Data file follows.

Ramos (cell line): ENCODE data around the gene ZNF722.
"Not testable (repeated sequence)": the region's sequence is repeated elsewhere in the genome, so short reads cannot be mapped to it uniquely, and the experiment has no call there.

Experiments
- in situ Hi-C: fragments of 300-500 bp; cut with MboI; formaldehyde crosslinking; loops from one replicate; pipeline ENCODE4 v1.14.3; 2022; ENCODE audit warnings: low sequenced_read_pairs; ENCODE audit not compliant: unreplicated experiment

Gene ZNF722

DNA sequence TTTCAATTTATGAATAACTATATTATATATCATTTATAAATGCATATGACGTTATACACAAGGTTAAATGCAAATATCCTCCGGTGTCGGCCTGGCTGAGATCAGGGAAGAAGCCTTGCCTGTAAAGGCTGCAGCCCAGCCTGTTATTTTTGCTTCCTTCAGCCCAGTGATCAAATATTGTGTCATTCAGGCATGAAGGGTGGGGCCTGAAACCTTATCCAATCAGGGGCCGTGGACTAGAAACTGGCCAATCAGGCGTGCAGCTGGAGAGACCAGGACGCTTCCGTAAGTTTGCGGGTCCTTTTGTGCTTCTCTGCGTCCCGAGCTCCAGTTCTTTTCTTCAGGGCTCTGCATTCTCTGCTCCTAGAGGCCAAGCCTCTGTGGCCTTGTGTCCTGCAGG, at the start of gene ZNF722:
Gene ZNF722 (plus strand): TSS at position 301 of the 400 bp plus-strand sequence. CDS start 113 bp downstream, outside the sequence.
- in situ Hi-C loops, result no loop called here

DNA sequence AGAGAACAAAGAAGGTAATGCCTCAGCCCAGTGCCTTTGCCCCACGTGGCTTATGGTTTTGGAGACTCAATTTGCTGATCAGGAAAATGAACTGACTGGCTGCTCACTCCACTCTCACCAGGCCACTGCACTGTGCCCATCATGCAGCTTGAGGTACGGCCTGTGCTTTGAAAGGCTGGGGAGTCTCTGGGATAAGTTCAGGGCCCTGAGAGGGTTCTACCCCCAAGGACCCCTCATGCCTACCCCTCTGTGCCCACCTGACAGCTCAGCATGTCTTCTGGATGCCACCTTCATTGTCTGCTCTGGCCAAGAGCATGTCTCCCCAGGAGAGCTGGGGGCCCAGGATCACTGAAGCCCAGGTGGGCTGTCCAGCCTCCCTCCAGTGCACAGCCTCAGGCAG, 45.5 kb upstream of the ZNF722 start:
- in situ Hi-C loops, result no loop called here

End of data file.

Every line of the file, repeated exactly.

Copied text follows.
Ramos (cell line): ENCODE data around the gene ZNF722.
"Not testable (repeated sequence)": the region's sequence is repeated elsewhere in the genome, so short reads cannot be mapped to it uniquely, and the experiment has no call there.

Experiments
- in situ Hi-C: fragments of 300-500 bp; cut with MboI; formaldehyde crosslinking; loops from one replicate; pipeline ENCODE4 v1.14.3; 2022; ENCODE audit warnings: low sequenced_read_pairs; ENCODE audit not compliant: unreplicated experiment

Gene ZNF722

DNA sequence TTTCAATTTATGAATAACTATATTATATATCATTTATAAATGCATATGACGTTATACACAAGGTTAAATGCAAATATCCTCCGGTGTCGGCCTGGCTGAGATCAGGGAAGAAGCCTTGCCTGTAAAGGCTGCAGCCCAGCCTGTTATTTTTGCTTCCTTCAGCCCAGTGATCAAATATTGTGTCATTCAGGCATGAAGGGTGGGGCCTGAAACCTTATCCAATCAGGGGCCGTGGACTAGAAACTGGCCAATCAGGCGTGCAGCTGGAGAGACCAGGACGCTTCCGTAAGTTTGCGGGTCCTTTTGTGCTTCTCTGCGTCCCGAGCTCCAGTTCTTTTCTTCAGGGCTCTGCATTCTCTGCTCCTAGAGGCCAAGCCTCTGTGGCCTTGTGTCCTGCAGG, at the start of gene ZNF722:
Gene ZNF722 (plus strand): TSS at position 301 of the 400 bp plus-strand sequence. CDS start 113 bp downstream, outside the sequence.
- in situ Hi-C loops, result no loop called here

DNA sequence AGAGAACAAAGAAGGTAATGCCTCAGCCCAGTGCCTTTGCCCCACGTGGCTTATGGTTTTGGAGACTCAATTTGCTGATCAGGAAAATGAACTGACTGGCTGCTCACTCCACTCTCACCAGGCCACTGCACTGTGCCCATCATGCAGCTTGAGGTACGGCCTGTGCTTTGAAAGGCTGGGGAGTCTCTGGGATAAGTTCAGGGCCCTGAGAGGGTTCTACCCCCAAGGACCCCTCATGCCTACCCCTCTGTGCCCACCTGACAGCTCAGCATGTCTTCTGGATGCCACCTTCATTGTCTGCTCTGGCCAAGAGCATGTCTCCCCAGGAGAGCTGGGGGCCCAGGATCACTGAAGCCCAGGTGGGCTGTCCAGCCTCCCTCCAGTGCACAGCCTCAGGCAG, 45.5 kb upstream of the ZNF722 start:
- in situ Hi-C loops, result no loop called here